She has found her work as a professor very meaningful in terms of the relationships she builds with her students. “When I hear from former students that things that we talked about in class have been useful or important, or from students who tell me that my class has been meaningful, is always a highlight.”

Her impressive work ethic is impossible for Ms. Shapiro’s colleagues to overlook. “Carolyn is disarmingly kind and disarmingly smart, which is a very rare combination in academics, where all currency is in being smart,” said Ms. Baker. “She never gives the impression of working too hard, but she does work very hard and never seems flustered by her amount of work. She can definitely drink from the firehose.”

“She is a very precise thinker,” said Christopher Schmidt, another colleague of Ms. Shapiro’s at Chicago-Kent, who is also her neighbor in Evanston. “She knows how to put things in perspective and has a deep passion for her work.” 

Ms. Shapiro and her family moved from Chicago to Evanston in 2005. Her older son was starting kindergarten then, and she and her husband, Joshua Karsh, wanted to send their sons to public school and, after exploring their options, were pleased with the District 65 schools. “I feel like living in Evanston is the best of all worlds,” she said. “It is kind of a small town, we can walk anywhere we need to go. I love that the train is right here and that the city doesn’t feel so far away, more like an extension of where we live.”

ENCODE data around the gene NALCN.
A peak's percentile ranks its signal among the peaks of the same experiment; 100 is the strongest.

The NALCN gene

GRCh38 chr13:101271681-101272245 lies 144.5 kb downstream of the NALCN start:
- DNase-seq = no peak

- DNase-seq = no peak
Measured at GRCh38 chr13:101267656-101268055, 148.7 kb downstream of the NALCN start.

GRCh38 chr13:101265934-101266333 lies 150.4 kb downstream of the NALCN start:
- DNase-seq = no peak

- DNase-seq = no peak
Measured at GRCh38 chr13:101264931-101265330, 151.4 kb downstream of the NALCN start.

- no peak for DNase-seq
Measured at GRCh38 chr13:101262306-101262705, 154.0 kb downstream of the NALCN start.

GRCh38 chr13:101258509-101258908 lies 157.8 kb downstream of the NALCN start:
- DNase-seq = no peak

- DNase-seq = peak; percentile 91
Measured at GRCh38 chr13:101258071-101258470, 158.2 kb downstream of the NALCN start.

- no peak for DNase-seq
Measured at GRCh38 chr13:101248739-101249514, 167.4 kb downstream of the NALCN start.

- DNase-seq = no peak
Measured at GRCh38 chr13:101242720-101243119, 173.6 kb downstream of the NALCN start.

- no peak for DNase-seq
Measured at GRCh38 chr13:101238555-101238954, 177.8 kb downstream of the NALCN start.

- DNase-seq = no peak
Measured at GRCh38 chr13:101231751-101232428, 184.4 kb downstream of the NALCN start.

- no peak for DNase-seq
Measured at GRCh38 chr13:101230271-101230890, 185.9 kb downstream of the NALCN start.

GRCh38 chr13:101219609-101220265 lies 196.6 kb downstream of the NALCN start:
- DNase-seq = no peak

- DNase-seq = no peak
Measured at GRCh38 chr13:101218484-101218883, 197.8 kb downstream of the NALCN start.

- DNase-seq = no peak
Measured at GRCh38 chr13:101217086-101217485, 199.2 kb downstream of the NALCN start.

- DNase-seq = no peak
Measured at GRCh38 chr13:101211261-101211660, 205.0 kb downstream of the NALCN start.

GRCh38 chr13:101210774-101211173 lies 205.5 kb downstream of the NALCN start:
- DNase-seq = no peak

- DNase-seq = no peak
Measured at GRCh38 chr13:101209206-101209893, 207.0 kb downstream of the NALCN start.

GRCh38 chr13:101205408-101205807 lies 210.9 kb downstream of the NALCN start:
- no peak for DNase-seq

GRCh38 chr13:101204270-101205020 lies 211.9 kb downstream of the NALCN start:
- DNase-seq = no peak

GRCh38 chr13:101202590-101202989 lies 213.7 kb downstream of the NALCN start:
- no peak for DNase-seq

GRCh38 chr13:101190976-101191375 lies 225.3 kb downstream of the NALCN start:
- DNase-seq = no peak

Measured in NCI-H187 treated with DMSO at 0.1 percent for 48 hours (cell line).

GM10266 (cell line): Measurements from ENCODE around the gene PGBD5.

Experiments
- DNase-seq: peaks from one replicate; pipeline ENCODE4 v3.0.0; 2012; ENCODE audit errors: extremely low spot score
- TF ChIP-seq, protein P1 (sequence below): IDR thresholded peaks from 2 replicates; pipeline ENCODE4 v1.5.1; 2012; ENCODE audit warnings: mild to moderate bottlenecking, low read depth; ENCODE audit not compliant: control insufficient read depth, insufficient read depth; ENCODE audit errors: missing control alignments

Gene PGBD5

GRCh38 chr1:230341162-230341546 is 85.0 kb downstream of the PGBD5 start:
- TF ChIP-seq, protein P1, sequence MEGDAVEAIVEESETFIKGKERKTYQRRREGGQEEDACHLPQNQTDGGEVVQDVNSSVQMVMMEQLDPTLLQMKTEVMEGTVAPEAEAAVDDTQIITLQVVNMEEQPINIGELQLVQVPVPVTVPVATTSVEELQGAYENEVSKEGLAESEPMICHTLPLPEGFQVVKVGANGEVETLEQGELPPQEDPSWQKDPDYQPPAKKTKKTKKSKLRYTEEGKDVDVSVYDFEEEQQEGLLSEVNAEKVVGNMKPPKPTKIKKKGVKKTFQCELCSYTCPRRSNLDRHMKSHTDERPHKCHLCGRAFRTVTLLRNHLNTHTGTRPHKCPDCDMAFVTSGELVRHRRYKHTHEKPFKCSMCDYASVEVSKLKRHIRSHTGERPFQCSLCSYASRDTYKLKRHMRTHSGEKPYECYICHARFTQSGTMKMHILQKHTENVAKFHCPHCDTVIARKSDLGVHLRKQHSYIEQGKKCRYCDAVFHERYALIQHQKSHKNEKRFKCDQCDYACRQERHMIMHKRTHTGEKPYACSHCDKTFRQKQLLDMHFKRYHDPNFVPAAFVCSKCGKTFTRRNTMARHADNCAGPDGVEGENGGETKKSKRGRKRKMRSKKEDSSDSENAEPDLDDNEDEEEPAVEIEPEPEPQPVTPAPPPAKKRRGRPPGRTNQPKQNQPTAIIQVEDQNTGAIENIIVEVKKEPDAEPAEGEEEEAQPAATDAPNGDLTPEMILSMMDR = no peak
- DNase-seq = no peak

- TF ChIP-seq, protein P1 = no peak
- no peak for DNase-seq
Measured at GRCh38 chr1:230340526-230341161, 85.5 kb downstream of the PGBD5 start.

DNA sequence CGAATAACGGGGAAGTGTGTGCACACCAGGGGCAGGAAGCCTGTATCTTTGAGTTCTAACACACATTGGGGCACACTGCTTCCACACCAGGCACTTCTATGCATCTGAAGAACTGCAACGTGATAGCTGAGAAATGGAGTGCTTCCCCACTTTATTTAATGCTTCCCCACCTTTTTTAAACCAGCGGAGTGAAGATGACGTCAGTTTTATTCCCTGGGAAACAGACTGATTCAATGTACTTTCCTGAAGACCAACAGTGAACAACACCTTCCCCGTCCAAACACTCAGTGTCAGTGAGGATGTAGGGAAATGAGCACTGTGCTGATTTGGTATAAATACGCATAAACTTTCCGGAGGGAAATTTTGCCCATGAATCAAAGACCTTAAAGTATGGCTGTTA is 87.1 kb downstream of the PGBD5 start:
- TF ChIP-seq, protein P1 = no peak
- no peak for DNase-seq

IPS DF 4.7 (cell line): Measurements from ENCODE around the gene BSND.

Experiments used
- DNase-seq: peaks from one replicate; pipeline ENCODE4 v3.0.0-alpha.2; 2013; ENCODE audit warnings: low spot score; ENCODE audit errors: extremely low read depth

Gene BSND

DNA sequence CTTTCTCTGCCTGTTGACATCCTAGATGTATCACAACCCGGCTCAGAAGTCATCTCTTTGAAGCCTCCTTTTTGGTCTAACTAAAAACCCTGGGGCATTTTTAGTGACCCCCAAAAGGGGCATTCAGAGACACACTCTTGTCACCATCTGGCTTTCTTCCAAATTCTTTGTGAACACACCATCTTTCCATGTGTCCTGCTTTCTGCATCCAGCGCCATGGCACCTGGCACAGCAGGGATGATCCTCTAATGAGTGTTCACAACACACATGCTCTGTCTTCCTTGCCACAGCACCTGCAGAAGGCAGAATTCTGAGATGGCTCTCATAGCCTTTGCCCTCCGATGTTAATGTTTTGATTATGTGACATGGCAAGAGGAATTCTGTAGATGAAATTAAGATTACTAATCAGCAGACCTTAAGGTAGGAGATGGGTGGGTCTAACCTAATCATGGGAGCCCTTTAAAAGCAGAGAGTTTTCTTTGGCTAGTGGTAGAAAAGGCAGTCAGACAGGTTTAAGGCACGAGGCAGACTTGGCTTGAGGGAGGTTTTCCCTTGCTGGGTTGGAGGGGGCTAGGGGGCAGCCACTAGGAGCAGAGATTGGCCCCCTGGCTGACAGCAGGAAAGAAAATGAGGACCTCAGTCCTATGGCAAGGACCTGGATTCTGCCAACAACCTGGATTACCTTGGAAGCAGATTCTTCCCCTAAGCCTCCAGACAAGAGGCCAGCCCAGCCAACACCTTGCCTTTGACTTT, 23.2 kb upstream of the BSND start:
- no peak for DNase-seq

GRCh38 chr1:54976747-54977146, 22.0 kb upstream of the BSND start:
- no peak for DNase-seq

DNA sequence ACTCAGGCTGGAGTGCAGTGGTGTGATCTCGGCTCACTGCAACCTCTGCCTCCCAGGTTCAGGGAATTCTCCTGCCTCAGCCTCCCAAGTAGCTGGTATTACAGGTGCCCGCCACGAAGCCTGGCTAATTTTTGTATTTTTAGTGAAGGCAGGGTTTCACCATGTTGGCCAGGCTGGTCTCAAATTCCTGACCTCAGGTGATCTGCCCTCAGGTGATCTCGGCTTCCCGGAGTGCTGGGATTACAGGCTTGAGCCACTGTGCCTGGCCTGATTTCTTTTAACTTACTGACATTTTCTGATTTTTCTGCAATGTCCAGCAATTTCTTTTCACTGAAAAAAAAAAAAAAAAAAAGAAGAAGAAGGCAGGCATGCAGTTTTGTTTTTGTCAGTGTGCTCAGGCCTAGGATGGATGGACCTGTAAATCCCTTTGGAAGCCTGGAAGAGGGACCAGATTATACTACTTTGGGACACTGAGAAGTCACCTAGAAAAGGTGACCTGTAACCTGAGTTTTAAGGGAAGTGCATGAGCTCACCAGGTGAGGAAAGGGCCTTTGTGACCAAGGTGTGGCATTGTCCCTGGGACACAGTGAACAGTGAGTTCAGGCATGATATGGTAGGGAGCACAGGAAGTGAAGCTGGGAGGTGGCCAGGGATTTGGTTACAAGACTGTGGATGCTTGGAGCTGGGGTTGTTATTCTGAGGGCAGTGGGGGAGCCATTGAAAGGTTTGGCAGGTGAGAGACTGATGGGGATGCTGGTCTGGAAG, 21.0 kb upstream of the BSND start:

When choosing a place to live and send their sons to school, Ms. Shapiro said that she and Mr. Karsh wanted to live in a diverse community. “I love the diversity in Evanston and I hope it can maintain that diversity in the coming years. I know there can be challenges to that.”

Beyond her impressive career, she enjoys spending time with her family. Her sons, Jonah, 17 years old, and Gabriel, 14 years old, are musicians, so they frequently attend concerts as a family. She is also an avid reader, whose only requirement for a book is that it is interesting and well written. “I like to read books that transport me to places I wouldn’t get to.”

A question that many of her law students bring up is how best to manage personal life and career in the field of law. “What I often say to both male and female students is if you want some aspects of your life outside of your work, which I think is healthy for everyone, it is important to think about the choices that you make about where you work and what types of work will allow for that lifestyle.”

However, her biggest piece of advice to her students is, “It is very important to have a global sense of what you are doing as a lawyer,” she said. “You are going to make arguments that you don’t think are correct you don’t think your client deserves what you are seeking for them, but your job is to zealously represent them. I think it is important, regardless of the kind of law you practice, to have faith in the system that you are a part. You are playing an important role.”